Oct. 22, 2009 -- Police in Arizona are hunting for an Iraqi-American father who they say ran over his daughter with his car to punish her for becoming "too Westernized" and rebuffing the conservative ways he valued.
Faleh Hassan Almaleki, 48, was last seen fleeing the parking lot of the Department of Economic Development in Peoria, Ariz., Tuesday after hitting his 20-year-old daughter and her boyfriend's mother with his Jeep Grand Cherokee.
Noor Faleh Almaleki is in "life-threatening condition," Peoria Police spokesman Mike Tellef told ABCNews.com today. Her boyfriend's mother, 43-year-old Amal Edan Khalaf, is also still hospitalized, but with non-life threatening injuries.
"It occured because her not following traditional family values. We've been told that by everybody," Tellef said. "He felt she was becoming too westernized and he didn't like that."
Calls to the Almaleki family weren't returned.
Noor Almaleki had backed out of an arranged marriage about a year ago, police learned, and had been living with Khalaf and her son in a nearby town.
Tellef said the young woman dressed in American clothing and was wearing typical Western attire when she was struck.
The family were all American citizens, though Tallef believes the parents were born in Iraq.
He said it was unclear if Faleh Almaleki intended to kill his daughter, but "it was definitely intentional that he ran them down."
Tallef declined to release the name of the hospital where Noor Almaleki was being treated while her father was still at large.
While Tellef had heard of so-called "honor killings" in other parts of the United States, this was the first such crime in Peoria.
Ibrahim Ramey, human and civil rights director for the Muslim American Society's Freedom Foundation, told ABCNews.com that whenever this type of crime involves a Muslim it can serve to elevate the fears of people who may already harbor misconceptions about Islam.
"It's reprehensible," he said of honor killings. "It's wrong."
Ramey pointed out that a verse in the Koran specifically states that there is no compulsion in religion, meaning that people can not be compelled or coerced into being Muslim or adhering to a certain set of rules.
"People have to obey or adhere to Islam ... according to the dictates of their own conscience," he said.
Honor Killings Unfairly Cast Negative Light on Islam
The notion of an honor killing -- Muslim men murdering female relatives for dishonoring the family by violating Islamic tenets -- made the news over the summer when 17-year-old Rifqa Bary ran away from her parents in Ohio and turned up in the Florida home of Christian pastors Blake and Beverly Lorenz. Rafqa Barry claimed that her Muslim father had threatened to kill her for converting to Christianity.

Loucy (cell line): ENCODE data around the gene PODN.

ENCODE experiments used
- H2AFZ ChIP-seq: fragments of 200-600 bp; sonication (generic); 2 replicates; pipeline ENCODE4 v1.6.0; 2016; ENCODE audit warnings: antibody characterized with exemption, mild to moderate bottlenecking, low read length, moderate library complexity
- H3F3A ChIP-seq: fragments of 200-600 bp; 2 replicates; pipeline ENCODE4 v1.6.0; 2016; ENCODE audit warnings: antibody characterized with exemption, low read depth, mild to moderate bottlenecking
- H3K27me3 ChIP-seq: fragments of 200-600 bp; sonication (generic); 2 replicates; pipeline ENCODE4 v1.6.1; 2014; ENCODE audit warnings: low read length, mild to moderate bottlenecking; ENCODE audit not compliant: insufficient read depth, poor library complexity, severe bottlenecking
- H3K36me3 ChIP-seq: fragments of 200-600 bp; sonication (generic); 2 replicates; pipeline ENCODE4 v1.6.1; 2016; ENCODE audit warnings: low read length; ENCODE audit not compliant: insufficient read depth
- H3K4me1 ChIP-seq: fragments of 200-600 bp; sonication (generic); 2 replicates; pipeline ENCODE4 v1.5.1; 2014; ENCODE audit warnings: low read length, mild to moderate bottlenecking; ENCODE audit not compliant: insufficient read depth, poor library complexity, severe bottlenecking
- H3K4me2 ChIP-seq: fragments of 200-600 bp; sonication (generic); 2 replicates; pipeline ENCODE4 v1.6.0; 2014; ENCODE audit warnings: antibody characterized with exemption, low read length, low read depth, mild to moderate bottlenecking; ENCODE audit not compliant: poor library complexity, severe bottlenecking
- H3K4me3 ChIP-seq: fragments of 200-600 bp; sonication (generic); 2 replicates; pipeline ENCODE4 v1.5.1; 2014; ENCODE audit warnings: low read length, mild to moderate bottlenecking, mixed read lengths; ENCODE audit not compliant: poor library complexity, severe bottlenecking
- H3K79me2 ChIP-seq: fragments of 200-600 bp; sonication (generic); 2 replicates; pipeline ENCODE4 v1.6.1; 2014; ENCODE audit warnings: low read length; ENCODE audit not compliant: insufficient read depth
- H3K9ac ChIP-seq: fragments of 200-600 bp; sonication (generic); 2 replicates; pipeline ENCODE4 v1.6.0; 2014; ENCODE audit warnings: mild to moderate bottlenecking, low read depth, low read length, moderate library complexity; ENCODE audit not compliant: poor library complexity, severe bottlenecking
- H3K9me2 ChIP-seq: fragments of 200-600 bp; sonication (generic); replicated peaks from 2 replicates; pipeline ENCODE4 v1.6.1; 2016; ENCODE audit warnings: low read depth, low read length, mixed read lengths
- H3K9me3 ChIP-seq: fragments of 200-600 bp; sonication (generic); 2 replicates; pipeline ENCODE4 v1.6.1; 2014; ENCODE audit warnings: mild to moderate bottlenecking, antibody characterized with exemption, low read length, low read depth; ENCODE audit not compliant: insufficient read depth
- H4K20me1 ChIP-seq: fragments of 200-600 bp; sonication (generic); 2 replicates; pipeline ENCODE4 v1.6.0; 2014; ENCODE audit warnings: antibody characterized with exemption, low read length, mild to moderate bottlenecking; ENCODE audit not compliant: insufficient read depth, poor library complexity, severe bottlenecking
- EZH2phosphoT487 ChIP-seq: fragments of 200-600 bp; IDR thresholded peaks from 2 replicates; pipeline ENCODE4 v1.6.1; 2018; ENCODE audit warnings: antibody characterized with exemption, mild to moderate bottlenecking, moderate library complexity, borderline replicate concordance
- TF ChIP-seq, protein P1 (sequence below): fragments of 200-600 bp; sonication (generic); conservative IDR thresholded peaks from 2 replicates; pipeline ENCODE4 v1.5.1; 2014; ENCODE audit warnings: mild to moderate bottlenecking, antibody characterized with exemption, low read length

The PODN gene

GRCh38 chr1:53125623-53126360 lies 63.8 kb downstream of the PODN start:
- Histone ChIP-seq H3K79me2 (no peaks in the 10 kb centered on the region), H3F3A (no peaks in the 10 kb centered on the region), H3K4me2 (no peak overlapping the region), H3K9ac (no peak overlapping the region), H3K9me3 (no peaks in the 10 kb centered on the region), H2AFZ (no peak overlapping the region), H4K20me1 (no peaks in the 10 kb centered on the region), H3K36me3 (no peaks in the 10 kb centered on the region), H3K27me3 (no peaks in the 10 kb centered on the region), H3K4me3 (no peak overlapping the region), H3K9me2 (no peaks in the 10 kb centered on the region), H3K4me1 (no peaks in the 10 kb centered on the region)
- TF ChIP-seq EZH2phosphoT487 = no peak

Rifqa made tearful television appearance, crying on the Lorenzes shoulders, describing how she had to sneak around to attend church.
"They have to kill me because I'm a Christian. It's an honor [killing]. If they love me more than God, then they have to kill me," she told ABC's Orlando affiliate WFTV last month.
Blake Lorenz pointed to other honor killings, including the January 2008 murders of two Texas sisters who were believed to have been murdered by their Muslim father in a religion-fueld rage.
But Rifqa's father, Mohamed Bary, denied the accusation and said that while he preferred his daughter be a Muslim, she was free to practice whatever religion she chose.
"I don't believe my daughter would say this," Bary told "Good Morning America." "She's completely being coached -- I mean trained, influenced by these people. It's so sad."
A Florida judge this month said he planned to send Rifqa back to Ohio after determining there was no evidence that her life was in danger.
Ramey said it's expected that incidents such as these will cause some backlash against the Muslim community, especially among Americans who have become fearful of Islam in the years since the war on terror and conflicts in places like Somalia.
But they can also open a door for discussion and questions so the community can understand that Islam is not a violent religion.
"It's certainly not part of the religion," he said," to run people down with vehicles."
Faleh Almaleki was last seen in a grey or silver 2000 Jeep Grand Cherokee, Arizona license plate ADS-9192.
Peoria Police are asking anyone with information about his whereabouts to call 623-773-7045.